Matthew Passion - J.S. Bach
Final performing version, c.1742
The first recording to show Bach's masterpiece with the composer's final revisions - a benchmark recording.
- John Butt - Director
- Nicholas Mulroy - Evangelist
- Matthew Brook - Jesus
- Susan Hamilton - soprano
- Cecilia Osmond - soprano
- Clare Wilkinson - alto
- Annie Gill - alto
- Malcolm Bennett - tenor
- Brian Bannatyne-Scott - bass
Bach's Matthew Passion
The Passion story was represented in a musical-dramatic tradition well before the invention of opera and oratorio. But it was only a matter of time before these later dramatic genres would cross-fertilize with the earlier traditions. This began to happen towards the end of the seventeenth century as librettists and composers increasingly embellished the Gospel texts with free arias, meditations and demanding obbligati. Many composers sought to capitalize on the operatic conventions that congregations would have experienced in the world of secular entertainment. Nevertheless, the Passion in oratorio style did not arrive in Leipzig until 1717 (at the modish Neue-Kirche), and the ageing Johann Kuhnau did not introduce an Oratorio Passion at the Cantorate of the Thomasschule until 1721, thus shortly before Bach himself came to Leipzig (1723). So, one of the greatest ironies about Bach's Passions is that their original audiences were far less familiar with the genre than we are; moreover - as is the case with all Bach's most celebrated music - we might have heard them many more times than did the original performers or even Bach himself.
Bach's Passions were performed during the afternoon Vesper service on Good Friday, their two parts replacing the cantata and Magnificat which were normally presented on either side of the sermon. Like Bach's cantatas, the Passions assimilate something of the sermon's function, since the free poetry of the arias, ariosos and framing choruses provide both a commentary and an emotional interpretation of the biblical text in the world of the listener. This is something quite different from the function of an aria in opera, which normally develops a specific character within the represented world. But it is not difficult to understand some of the complaints about the new Passion genre from congregations in Lutheran Germany; Passions do, after all, borrow liberally from secular conventions such as dance and, particularly, opera.
Particularly striking in the construction of both the free poetry (by the Leipzig poet, Christian Friedrich Henrici, or ‘Picander') and Bach's musical setting is the emphasis on dialogue form - necessitating the performing format of double chorus and orchestra. This rhetorical device allows for contrasting or even opposing moods to be presented simultaneously (e.g. ‘So ist mein Jesus nun gefangen'/‘Laßt ihn, haltet, bindet nicht!'), complementary viewpoints (‘Ach, nun ist mein Jesu hin'/‘Wo ist denn dein Freund hingegangen') or a dialogue between a single speaker and a group (‘Ich will bei meinem Jesu wachen'/‘So schlafen unsre Sünden ein'). All of these devices serve to personify the various ‘voices' within a single listener, acting out one's own reactions and conflicts.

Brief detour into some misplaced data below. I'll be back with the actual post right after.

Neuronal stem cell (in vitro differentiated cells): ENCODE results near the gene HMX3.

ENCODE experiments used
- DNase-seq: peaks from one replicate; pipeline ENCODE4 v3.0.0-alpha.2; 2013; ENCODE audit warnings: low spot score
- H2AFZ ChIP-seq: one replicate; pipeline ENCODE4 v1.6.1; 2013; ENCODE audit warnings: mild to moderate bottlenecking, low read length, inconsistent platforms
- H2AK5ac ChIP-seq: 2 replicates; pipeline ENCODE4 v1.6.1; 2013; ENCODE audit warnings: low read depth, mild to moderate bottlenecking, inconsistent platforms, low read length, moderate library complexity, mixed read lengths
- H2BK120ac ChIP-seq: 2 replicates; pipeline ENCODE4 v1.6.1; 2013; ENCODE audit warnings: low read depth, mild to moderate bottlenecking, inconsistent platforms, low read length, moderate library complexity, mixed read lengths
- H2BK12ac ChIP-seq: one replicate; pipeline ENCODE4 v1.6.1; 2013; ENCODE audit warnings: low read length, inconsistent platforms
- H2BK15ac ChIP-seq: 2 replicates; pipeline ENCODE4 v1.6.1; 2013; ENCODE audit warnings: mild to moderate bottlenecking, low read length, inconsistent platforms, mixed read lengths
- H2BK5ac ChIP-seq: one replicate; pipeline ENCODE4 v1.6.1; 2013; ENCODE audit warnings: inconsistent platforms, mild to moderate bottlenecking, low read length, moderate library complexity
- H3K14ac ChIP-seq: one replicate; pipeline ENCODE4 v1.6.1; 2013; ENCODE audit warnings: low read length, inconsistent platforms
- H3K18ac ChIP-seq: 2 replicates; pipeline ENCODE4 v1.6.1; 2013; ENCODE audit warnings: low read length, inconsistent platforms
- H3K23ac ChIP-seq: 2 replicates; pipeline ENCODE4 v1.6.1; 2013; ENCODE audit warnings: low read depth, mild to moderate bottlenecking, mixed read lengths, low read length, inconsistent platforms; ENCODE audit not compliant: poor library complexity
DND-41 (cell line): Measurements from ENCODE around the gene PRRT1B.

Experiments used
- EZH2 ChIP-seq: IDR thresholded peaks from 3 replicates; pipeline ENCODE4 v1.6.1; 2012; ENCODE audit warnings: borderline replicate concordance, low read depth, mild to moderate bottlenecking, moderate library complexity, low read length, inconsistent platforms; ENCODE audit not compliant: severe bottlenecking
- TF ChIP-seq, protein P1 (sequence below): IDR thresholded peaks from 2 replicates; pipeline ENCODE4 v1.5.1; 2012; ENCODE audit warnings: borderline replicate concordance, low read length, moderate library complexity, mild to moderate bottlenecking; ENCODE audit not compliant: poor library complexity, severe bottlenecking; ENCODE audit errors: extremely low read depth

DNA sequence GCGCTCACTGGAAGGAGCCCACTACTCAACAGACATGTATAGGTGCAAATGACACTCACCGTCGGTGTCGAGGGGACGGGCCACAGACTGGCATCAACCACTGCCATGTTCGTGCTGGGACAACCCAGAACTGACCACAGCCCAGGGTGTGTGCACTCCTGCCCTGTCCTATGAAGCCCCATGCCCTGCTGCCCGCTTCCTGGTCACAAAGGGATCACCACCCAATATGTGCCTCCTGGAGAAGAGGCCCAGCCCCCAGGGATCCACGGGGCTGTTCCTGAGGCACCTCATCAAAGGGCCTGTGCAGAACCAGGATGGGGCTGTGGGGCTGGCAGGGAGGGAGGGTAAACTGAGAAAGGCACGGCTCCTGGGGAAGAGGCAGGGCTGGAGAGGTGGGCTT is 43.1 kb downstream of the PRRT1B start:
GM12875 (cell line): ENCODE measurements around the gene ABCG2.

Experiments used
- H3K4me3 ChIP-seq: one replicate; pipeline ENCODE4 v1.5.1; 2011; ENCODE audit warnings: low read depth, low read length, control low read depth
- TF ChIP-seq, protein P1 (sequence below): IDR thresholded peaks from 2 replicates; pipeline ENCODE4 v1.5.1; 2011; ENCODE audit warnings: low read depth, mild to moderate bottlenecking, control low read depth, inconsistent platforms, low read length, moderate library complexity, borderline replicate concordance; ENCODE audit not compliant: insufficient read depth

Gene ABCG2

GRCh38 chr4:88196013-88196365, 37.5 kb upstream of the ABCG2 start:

The most impressive of the dialogue numbers is the opening chorus, which sets out some of the topics that the meditative numbers are to cover; indeed it seeds several words that open later arias. It is cast as a dialogue between Christian believers and ‘the Daughter of Zion' (one of the allegorical personages from the Song of Songs, reinterpreted as contemporary witnesses to Jesus's suffering). The theme of Solomon's love is recast in a Christian context with Jesus as the loving bridegroom and the church as his bride. A third element is introduced with the German chorale on the Agnus Dei, ‘O Lamm Gottes, unschuldig', sung by ripieno sopranos. Christ is thus portrayed as an innocent sacrificial lamb, an image that points towards the Apocalypse when Christ as a lamb rules the New Jerusalem, a bridegroom to the (‘feminine') community of all believers. In the work as a whole, Bach spun a dialogue between Old and New Testaments, between these and the Lutheran tradition (e.g. the traditional chorales) and between all these and the believer of his own time. It may well be that this sense of continual conversation is what has rendered this work so durable in later contexts, drawing in the listener to continue the conversation, whether within or without the Christian tradition.
Bach shared something of the encyclopaedic urge of his age, and compiled virtually every possible musical form available: recitatives (accompanied and secco), arioso, aria (including dance and concerto elements), chorales, chorale fantasias, choruses and motets. Together with two elements unusual in Bach's works - the doubled forces and the string ‘halo' for Christ's utterances - these render it even more ambitious than his more brutally immediate John Passion.
With its unfolding levels of symbolism, theological interpretation and - most striking of all - psychological insight, the Matthew Passion is perhaps the most challenging and ambitious artwork on a Christian subject. It is thus not entirely surprising that Bach seems to have spent considerable time and care in preparing the work. He possibly began writing it as early as 1725 but clearly did not finish or perfect it in time for the Good Friday performance (the John Passion had to be repeated). Bach did not present the Matthew Passion until 1727 and recast it in its most familiar form in 1736. This recording is the first to present the work with Bach's final revisions of scoring, as performed around 1742.
©John Butt, 2008